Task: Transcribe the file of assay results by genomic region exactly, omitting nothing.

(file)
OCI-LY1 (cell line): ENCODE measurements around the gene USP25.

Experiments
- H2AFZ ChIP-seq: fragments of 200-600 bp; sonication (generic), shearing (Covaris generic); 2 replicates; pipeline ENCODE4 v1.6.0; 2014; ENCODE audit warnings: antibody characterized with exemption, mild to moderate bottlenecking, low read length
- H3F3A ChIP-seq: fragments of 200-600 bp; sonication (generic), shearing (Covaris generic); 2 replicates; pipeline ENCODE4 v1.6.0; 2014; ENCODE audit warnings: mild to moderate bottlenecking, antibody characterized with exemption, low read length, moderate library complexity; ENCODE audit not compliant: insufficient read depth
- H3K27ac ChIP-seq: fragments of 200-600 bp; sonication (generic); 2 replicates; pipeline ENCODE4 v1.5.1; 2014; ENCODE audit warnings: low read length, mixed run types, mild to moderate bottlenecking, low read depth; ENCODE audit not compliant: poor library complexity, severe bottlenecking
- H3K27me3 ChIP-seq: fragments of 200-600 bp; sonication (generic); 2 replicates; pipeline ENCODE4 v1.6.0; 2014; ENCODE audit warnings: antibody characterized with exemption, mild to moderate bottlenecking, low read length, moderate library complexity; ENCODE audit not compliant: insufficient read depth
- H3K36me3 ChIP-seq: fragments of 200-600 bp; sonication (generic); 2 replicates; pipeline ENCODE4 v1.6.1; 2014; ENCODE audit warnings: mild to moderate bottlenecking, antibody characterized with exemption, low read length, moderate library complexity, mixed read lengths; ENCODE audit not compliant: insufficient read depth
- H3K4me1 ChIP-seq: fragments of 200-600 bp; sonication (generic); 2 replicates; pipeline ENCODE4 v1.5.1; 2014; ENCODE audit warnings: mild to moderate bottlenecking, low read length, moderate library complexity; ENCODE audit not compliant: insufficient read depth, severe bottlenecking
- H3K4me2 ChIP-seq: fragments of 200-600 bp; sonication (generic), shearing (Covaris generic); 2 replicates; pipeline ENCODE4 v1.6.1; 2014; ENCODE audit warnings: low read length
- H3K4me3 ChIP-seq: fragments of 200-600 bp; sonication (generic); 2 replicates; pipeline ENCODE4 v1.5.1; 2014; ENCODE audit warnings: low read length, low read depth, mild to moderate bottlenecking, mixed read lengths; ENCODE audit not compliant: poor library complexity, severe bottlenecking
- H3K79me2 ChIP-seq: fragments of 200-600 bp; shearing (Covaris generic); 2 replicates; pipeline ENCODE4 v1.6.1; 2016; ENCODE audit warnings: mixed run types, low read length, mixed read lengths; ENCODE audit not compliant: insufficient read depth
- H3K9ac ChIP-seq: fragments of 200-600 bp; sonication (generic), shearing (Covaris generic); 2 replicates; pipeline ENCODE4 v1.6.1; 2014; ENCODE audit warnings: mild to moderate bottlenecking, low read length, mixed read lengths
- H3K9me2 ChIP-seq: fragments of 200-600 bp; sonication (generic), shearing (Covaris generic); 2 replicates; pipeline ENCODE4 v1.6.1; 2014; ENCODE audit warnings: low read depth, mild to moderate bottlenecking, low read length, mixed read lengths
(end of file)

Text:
OCI-LY1 (cell line): ENCODE measurements around the gene USP25.

Experiments
- H2AFZ ChIP-seq: fragments of 200-600 bp; sonication (generic), shearing (Covaris generic); 2 replicates; pipeline ENCODE4 v1.6.0; 2014; ENCODE audit warnings: antibody characterized with exemption, mild to moderate bottlenecking, low read length
- H3F3A ChIP-seq: fragments of 200-600 bp; sonication (generic), shearing (Covaris generic); 2 replicates; pipeline ENCODE4 v1.6.0; 2014; ENCODE audit warnings: mild to moderate bottlenecking, antibody characterized with exemption, low read length, moderate library complexity; ENCODE audit not compliant: insufficient read depth
- H3K27ac ChIP-seq: fragments of 200-600 bp; sonication (generic); 2 replicates; pipeline ENCODE4 v1.5.1; 2014; ENCODE audit warnings: low read length, mixed run types, mild to moderate bottlenecking, low read depth; ENCODE audit not compliant: poor library complexity, severe bottlenecking
- H3K27me3 ChIP-seq: fragments of 200-600 bp; sonication (generic); 2 replicates; pipeline ENCODE4 v1.6.0; 2014; ENCODE audit warnings: antibody characterized with exemption, mild to moderate bottlenecking, low read length, moderate library complexity; ENCODE audit not compliant: insufficient read depth
- H3K36me3 ChIP-seq: fragments of 200-600 bp; sonication (generic); 2 replicates; pipeline ENCODE4 v1.6.1; 2014; ENCODE audit warnings: mild to moderate bottlenecking, antibody characterized with exemption, low read length, moderate library complexity, mixed read lengths; ENCODE audit not compliant: insufficient read depth
- H3K4me1 ChIP-seq: fragments of 200-600 bp; sonication (generic); 2 replicates; pipeline ENCODE4 v1.5.1; 2014; ENCODE audit warnings: mild to moderate bottlenecking, low read length, moderate library complexity; ENCODE audit not compliant: insufficient read depth, severe bottlenecking
- H3K4me2 ChIP-seq: fragments of 200-600 bp; sonication (generic), shearing (Covaris generic); 2 replicates; pipeline ENCODE4 v1.6.1; 2014; ENCODE audit warnings: low read length
- H3K4me3 ChIP-seq: fragments of 200-600 bp; sonication (generic); 2 replicates; pipeline ENCODE4 v1.5.1; 2014; ENCODE audit warnings: low read length, low read depth, mild to moderate bottlenecking, mixed read lengths; ENCODE audit not compliant: poor library complexity, severe bottlenecking
- H3K79me2 ChIP-seq: fragments of 200-600 bp; shearing (Covaris generic); 2 replicates; pipeline ENCODE4 v1.6.1; 2016; ENCODE audit warnings: mixed run types, low read length, mixed read lengths; ENCODE audit not compliant: insufficient read depth
- H3K9ac ChIP-seq: fragments of 200-600 bp; sonication (generic), shearing (Covaris generic); 2 replicates; pipeline ENCODE4 v1.6.1; 2014; ENCODE audit warnings: mild to moderate bottlenecking, low read length, mixed read lengths
- H3K9me2 ChIP-seq: fragments of 200-600 bp; sonication (generic), shearing (Covaris generic); 2 replicates; pipeline ENCODE4 v1.6.1; 2014; ENCODE audit warnings: low read depth, mild to moderate bottlenecking, low read length, mixed read lengths